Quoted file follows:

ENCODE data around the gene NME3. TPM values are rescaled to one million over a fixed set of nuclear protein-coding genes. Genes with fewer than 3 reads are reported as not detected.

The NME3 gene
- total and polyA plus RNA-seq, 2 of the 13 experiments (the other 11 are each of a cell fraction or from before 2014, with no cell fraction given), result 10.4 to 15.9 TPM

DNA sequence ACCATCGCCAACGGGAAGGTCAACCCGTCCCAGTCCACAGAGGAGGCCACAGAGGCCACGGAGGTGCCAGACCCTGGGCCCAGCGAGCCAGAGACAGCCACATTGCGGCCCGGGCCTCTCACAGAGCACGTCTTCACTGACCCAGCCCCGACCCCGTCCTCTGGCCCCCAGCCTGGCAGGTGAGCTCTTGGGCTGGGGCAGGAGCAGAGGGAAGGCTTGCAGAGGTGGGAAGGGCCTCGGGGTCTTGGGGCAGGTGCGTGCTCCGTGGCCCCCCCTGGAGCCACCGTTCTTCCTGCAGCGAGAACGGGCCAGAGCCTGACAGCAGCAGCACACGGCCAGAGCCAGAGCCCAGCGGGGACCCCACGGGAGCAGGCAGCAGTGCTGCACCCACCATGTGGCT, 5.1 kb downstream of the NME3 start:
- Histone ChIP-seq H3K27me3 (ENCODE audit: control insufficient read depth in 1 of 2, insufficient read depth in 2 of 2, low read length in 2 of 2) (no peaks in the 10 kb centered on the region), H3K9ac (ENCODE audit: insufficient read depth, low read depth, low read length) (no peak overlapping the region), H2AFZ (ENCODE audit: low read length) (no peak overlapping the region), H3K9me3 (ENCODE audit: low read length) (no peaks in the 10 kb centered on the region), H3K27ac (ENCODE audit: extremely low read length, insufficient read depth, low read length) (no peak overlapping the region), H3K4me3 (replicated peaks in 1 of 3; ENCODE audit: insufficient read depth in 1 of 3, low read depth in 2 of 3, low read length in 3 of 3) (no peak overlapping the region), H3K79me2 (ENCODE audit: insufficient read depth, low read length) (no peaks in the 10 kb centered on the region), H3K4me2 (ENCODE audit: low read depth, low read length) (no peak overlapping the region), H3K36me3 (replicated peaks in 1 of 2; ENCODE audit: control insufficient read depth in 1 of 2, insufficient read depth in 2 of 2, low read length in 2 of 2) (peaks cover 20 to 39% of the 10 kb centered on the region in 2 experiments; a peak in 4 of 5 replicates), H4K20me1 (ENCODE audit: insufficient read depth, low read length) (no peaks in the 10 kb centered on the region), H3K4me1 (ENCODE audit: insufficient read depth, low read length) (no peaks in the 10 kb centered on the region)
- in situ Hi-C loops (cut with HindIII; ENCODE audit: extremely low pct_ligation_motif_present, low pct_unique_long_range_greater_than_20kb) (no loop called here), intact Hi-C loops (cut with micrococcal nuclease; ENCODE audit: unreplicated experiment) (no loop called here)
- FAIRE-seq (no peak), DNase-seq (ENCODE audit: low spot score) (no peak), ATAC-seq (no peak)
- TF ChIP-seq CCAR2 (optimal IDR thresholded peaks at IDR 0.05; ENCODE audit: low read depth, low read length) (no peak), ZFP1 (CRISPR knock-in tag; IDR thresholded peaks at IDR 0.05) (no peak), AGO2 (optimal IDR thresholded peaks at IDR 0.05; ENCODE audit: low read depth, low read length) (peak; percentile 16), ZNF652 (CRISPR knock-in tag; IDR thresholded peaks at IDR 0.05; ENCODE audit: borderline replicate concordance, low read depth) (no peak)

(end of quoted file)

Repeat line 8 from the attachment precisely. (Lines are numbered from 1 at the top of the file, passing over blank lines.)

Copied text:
- TF ChIP-seq CCAR2 (optimal IDR thresholded peaks at IDR 0.05; ENCODE audit: low read depth, low read length) (no peak), ZFP1 (CRISPR knock-in tag; IDR thresholded peaks at IDR 0.05) (no peak), AGO2 (optimal IDR thresholded peaks at IDR 0.05; ENCODE audit: low read depth, low read length) (peak; percentile 16), ZNF652 (CRISPR knock-in tag; IDR thresholded peaks at IDR 0.05; ENCODE audit: borderline replicate concordance, low read depth) (no peak)